Oh boy, that wasn't the idea here, the martians were allowed to mingle, the gouvernement had decided they probably weren't dangerous or a threat to mankind, but that would have to include they wouldn't just walk over all earthly human mess and secret rules of conduct, hidden agendas and societies horrible backbones. Then they would have to be punished as dangerous nutcases, sent back, killed, or whatever, but no glosnost, not too much honesty, and please, before you know they pr the whole of mars against human relational rules and make us all look like morans, couldn't allow that, of course. But they were there, so somehow we'd have to deal with them, and they were too intelligent to brush away, and some had started to understand some things about them were too inportant to write them of as homesick ET's, these creatures were for real enough.
Its starting to look familiar! I've hears such stories before..
Then the earthling would have to explain the essence of religion, the belief in a higher being, who would actually exist, and as must churches officially hold for true who has sent His Son to save the world, and than how mankind deals with that. What is the motivation for a person to become official believer, why are people sinners by nature, and what does that mean, how can (western) society claim to be logical, and what is its official foundation and how in practice does power legitimate itself, and why is so much so bad with so much technology and riches around, and so many leaders seemingly meaning so well and with so much to back them up, why are so many people even dying of famine with all we have, who can explain that logically? Mankind must admit its major messup to the martians, and they didn't like it, so of course they sent the poor sods to church. 'There they know Why'. Oops, also familiar picture...
Martians, naturally intelligent (and ugly, of course, God, they were ugly, but that takes just a little getting used to, and the translation machine is realy quite nice) as they are knew where they were getting themselves into, and made pretty clear their replacement for warp drive was quite worth it, so more than a few rich and influential wouldn't just dump them in church circuits and have them out of the way.
It took them a few services to get the hang of it all, and they naturally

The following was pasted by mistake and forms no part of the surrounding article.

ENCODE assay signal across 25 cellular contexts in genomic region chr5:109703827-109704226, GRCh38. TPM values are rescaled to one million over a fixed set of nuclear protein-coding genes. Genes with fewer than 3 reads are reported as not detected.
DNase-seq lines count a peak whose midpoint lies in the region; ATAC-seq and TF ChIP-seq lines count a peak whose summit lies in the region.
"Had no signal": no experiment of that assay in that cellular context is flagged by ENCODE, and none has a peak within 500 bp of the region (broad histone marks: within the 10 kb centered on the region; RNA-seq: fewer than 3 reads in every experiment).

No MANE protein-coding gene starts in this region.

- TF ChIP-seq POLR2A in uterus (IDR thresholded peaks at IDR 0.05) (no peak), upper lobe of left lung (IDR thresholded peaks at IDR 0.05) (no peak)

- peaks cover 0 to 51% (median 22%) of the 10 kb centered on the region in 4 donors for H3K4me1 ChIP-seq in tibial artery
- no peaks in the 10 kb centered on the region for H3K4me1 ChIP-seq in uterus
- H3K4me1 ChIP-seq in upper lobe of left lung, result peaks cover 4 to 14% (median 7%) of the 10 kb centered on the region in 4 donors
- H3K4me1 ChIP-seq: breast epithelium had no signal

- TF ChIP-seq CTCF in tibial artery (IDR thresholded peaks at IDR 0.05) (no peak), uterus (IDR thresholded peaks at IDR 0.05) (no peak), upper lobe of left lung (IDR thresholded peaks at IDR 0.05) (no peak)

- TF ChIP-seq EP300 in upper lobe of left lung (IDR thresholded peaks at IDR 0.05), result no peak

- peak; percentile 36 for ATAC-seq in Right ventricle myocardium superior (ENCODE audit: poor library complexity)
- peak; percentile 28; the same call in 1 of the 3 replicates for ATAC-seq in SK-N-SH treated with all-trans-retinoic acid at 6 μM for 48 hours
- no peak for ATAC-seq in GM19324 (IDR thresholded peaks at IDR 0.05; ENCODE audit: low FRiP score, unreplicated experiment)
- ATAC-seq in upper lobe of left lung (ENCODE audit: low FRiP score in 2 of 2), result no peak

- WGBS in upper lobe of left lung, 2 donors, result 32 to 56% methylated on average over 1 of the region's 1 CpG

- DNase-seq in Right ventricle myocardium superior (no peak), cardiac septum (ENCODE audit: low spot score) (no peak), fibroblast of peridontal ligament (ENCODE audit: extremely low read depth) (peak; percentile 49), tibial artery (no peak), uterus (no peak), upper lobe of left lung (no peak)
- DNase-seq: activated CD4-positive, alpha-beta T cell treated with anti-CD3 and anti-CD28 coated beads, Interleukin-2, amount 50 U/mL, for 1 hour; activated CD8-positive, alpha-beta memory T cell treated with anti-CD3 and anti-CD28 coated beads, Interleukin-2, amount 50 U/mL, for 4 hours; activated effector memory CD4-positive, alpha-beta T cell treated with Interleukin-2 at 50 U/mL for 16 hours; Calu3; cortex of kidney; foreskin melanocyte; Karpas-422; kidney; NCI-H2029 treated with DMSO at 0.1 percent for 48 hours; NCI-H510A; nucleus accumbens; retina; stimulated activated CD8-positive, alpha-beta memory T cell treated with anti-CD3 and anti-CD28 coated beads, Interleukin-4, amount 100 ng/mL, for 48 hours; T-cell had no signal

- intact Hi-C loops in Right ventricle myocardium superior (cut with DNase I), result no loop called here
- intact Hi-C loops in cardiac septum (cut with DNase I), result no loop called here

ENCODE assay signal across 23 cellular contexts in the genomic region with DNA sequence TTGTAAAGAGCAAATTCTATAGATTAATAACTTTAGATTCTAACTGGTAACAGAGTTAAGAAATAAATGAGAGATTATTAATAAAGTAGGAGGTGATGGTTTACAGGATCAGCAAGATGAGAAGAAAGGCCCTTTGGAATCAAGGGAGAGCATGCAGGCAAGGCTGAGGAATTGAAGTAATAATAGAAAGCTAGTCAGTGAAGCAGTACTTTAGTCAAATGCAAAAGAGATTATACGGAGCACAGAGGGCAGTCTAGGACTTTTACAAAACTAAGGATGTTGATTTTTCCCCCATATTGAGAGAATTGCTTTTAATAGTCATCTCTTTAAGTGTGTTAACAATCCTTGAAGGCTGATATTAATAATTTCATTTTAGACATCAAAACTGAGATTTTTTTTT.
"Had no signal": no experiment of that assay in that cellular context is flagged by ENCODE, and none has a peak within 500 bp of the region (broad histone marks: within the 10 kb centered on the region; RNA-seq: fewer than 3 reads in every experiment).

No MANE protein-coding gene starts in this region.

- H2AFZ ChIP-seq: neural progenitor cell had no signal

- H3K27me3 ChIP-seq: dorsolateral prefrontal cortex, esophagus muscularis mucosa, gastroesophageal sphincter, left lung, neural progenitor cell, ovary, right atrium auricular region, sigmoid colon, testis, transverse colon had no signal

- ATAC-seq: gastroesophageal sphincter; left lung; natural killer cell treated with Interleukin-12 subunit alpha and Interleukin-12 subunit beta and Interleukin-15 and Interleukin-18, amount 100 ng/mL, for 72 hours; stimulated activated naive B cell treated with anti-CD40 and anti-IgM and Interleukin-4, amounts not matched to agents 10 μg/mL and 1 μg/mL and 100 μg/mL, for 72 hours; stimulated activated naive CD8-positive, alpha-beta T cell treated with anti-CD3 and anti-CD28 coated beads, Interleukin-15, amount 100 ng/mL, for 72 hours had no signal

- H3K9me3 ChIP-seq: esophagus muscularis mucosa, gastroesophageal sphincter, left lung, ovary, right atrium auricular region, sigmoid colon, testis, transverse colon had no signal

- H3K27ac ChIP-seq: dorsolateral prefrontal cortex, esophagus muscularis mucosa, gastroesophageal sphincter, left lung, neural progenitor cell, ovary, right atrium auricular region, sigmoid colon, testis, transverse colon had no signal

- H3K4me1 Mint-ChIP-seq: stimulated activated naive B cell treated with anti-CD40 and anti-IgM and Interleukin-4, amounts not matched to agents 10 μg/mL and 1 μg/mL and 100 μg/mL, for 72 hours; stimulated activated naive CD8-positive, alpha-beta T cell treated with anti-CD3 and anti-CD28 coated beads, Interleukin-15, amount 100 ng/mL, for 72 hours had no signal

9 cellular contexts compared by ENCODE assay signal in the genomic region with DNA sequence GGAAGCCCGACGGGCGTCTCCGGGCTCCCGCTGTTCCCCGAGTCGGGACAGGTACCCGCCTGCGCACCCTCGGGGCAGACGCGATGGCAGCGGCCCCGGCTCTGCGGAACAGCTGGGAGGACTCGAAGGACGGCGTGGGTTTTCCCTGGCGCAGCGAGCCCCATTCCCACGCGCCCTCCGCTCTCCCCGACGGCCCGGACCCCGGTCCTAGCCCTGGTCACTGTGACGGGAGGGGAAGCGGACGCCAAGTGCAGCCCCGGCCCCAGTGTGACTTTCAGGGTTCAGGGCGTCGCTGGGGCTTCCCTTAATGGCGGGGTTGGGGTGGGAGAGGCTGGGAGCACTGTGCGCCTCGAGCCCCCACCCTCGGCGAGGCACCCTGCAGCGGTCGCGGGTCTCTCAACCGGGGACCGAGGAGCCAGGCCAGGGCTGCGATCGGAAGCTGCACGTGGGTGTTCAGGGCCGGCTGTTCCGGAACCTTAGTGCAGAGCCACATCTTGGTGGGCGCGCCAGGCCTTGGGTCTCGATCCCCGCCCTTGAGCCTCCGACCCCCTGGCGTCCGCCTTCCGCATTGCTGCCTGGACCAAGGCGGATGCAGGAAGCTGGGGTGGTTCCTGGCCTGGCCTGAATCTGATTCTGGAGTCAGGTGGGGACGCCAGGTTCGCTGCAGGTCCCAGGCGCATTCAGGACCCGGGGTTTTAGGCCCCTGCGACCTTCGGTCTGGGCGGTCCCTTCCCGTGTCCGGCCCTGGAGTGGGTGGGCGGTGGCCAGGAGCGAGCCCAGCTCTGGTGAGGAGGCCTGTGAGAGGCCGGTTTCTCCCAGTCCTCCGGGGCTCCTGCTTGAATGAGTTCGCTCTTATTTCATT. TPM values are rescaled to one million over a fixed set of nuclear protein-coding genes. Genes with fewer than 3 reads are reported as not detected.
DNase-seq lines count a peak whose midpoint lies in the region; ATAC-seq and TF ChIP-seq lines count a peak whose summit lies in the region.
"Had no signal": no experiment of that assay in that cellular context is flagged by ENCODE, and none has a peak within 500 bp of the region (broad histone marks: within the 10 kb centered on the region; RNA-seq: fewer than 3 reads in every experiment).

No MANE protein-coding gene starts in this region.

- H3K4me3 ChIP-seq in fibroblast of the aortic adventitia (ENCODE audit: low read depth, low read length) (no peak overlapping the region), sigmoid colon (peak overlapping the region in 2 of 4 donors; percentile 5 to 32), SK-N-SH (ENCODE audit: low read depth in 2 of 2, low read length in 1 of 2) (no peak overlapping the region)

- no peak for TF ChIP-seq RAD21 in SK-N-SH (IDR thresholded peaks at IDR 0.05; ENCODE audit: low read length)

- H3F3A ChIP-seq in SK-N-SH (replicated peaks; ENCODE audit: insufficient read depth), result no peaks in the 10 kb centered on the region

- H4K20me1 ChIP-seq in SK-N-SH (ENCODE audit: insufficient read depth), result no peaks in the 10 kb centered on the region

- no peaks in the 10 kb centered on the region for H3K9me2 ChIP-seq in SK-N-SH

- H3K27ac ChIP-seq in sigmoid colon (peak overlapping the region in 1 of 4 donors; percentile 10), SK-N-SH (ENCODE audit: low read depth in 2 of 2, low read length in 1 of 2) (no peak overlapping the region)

didn't like it much, but it seemed that Jesus figure sort of got their
attention, so sweating reverents would have to focus on that highest judge
of their own system, and explain why there was such suffereing why God
had doomed mankind so much that even that one had to die to show what the
world had come to, even though he supposedly was only good, and just and
even peaceble in general. After a while the martians developed diplomatic
skills enough to simply prevent asking direct question about this shamefull
sin problem, and let them have the idea their system was realy something,
while in fact of course it sucked at least, as always.
Faculties grow quick, they are just about the fastest rising funtions, even faster than the exponential. When we take 10 numbers, we have over 3.5 million possibilities already, and when we take 69 numbers we approach a figure with a 100 zeros possibilities (1,000,000,000,000,000,000,000,000,000,000,000,000,000,000,000,000,000,000,000,000, 000,000,000,000,000,000,000,000,000,000,000,000,000)
Why would we care about permutations? Basically because most everything can be put in order, and when we do, the number of possibilities are big, and may give us an idea of the probability of having found a certain possible ordering.
I physics, this sort of thinking in amoung others mathematics in statistical and other senses caught on about a century ago when describing systems made of particles at atomic level. Suppose we have an atom with electrons circling around the nucleas as most of us can envision, it is almost impossible to distinguish between one electron and another, because even under a complicated STM or electron microscope, we can only distinguish where electrons are most of the time, because then there is a sort of lobe of mass we can observe, but they move so fast that we can hardly pinpoint electrons at all, let alone distinguish which one is which.
The interesting thing about the physics which is now world famous probably as it was then is that by reasoning on observation probabilities and taking basic harmonic oscilations as starting point (like swings), just about every physical phenomenon can be described mathematically using just straight but complicated reasoning, and in great detail, with more than a bit of accuracy.